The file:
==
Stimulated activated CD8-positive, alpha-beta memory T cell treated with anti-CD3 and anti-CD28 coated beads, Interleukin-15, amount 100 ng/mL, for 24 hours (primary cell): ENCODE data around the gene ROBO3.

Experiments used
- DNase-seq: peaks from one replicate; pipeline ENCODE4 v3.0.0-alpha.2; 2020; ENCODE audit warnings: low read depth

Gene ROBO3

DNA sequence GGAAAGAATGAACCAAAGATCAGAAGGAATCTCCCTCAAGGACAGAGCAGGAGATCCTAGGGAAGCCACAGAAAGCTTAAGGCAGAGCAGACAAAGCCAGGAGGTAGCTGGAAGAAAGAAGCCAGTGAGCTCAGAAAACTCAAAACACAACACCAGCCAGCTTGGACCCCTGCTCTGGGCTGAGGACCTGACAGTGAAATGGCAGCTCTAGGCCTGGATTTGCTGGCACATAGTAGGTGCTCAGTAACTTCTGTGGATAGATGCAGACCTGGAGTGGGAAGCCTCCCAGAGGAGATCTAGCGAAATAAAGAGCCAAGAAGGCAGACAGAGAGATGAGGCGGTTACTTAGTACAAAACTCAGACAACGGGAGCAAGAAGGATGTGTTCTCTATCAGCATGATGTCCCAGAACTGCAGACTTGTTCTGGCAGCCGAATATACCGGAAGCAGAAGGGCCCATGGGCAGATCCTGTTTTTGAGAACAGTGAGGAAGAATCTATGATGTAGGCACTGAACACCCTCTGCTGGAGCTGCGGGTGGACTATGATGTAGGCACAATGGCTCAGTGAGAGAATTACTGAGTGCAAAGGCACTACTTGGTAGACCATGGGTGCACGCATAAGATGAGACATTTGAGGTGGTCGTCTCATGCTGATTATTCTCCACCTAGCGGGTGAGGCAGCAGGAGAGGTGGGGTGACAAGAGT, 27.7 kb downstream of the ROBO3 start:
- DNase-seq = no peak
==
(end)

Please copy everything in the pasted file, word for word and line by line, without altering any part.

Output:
Stimulated activated CD8-positive, alpha-beta memory T cell treated with anti-CD3 and anti-CD28 coated beads, Interleukin-15, amount 100 ng/mL, for 24 hours (primary cell): ENCODE data around the gene ROBO3.

Experiments used
- DNase-seq: peaks from one replicate; pipeline ENCODE4 v3.0.0-alpha.2; 2020; ENCODE audit warnings: low read depth

Gene ROBO3

DNA sequence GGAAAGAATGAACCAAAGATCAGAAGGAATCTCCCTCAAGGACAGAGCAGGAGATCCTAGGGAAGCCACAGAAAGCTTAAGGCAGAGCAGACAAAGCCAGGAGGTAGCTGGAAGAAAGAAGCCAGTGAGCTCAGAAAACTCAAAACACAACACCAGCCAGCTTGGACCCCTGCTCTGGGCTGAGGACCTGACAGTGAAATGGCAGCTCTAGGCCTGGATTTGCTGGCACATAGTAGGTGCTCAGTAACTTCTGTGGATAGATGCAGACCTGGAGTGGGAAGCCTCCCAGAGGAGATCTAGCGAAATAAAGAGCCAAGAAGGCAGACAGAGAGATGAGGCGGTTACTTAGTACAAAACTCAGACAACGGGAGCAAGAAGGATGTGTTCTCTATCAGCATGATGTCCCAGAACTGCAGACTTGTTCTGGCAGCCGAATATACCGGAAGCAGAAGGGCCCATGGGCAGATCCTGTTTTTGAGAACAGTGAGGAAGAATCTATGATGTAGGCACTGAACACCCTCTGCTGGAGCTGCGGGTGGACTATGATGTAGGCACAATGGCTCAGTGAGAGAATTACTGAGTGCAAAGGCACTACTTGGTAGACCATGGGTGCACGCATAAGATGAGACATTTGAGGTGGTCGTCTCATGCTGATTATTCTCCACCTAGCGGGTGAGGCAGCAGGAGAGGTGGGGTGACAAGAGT, 27.7 kb downstream of the ROBO3 start:
- DNase-seq = no peak